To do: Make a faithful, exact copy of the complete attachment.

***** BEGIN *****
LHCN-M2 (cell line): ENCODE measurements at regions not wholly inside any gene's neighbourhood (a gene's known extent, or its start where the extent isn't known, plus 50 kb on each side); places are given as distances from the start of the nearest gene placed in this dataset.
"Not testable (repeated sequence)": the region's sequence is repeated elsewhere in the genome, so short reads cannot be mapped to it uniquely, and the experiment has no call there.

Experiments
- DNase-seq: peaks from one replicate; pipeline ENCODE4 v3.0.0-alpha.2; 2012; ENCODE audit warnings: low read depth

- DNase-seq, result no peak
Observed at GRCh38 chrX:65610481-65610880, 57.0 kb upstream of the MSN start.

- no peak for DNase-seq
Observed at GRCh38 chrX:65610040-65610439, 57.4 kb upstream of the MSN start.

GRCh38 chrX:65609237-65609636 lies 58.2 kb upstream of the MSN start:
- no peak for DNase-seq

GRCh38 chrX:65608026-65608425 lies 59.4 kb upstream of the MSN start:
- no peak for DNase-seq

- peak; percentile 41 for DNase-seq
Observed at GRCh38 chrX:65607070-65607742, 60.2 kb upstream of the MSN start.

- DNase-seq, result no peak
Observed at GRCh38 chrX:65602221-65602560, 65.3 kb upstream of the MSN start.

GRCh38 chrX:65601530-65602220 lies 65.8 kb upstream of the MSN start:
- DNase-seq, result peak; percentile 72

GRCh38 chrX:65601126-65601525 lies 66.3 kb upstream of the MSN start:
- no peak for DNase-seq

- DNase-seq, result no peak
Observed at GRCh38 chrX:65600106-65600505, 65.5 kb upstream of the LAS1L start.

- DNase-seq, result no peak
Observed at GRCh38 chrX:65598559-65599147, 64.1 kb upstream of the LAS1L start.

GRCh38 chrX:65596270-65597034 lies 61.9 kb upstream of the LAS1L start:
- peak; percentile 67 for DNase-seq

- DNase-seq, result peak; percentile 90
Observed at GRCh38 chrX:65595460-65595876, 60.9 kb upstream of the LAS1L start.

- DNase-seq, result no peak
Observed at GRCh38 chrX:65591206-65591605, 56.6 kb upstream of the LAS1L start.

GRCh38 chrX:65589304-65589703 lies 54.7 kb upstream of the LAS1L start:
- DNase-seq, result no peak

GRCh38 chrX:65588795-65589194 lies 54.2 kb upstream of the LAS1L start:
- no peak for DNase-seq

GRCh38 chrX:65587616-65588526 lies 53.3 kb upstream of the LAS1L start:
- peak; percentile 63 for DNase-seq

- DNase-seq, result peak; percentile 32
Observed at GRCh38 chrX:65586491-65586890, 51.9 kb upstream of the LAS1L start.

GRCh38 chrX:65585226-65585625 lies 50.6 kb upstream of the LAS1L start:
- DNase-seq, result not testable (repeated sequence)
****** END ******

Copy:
LHCN-M2 (cell line): ENCODE measurements at regions not wholly inside any gene's neighbourhood (a gene's known extent, or its start where the extent isn't known, plus 50 kb on each side); places are given as distances from the start of the nearest gene placed in this dataset.
"Not testable (repeated sequence)": the region's sequence is repeated elsewhere in the genome, so short reads cannot be mapped to it uniquely, and the experiment has no call there.

Experiments
- DNase-seq: peaks from one replicate; pipeline ENCODE4 v3.0.0-alpha.2; 2012; ENCODE audit warnings: low read depth

- DNase-seq, result no peak
Observed at GRCh38 chrX:65610481-65610880, 57.0 kb upstream of the MSN start.

- no peak for DNase-seq
Observed at GRCh38 chrX:65610040-65610439, 57.4 kb upstream of the MSN start.

GRCh38 chrX:65609237-65609636 lies 58.2 kb upstream of the MSN start:
- no peak for DNase-seq

GRCh38 chrX:65608026-65608425 lies 59.4 kb upstream of the MSN start:
- no peak for DNase-seq

- peak; percentile 41 for DNase-seq
Observed at GRCh38 chrX:65607070-65607742, 60.2 kb upstream of the MSN start.

- DNase-seq, result no peak
Observed at GRCh38 chrX:65602221-65602560, 65.3 kb upstream of the MSN start.

GRCh38 chrX:65601530-65602220 lies 65.8 kb upstream of the MSN start:
- DNase-seq, result peak; percentile 72

GRCh38 chrX:65601126-65601525 lies 66.3 kb upstream of the MSN start:
- no peak for DNase-seq

- DNase-seq, result no peak
Observed at GRCh38 chrX:65600106-65600505, 65.5 kb upstream of the LAS1L start.

- DNase-seq, result no peak
Observed at GRCh38 chrX:65598559-65599147, 64.1 kb upstream of the LAS1L start.

GRCh38 chrX:65596270-65597034 lies 61.9 kb upstream of the LAS1L start:
- peak; percentile 67 for DNase-seq

- DNase-seq, result peak; percentile 90
Observed at GRCh38 chrX:65595460-65595876, 60.9 kb upstream of the LAS1L start.

- DNase-seq, result no peak
Observed at GRCh38 chrX:65591206-65591605, 56.6 kb upstream of the LAS1L start.

GRCh38 chrX:65589304-65589703 lies 54.7 kb upstream of the LAS1L start:
- DNase-seq, result no peak

GRCh38 chrX:65588795-65589194 lies 54.2 kb upstream of the LAS1L start:
- no peak for DNase-seq

GRCh38 chrX:65587616-65588526 lies 53.3 kb upstream of the LAS1L start:
- peak; percentile 63 for DNase-seq

- DNase-seq, result peak; percentile 32
Observed at GRCh38 chrX:65586491-65586890, 51.9 kb upstream of the LAS1L start.

GRCh38 chrX:65585226-65585625 lies 50.6 kb upstream of the LAS1L start:
- DNase-seq, result not testable (repeated sequence)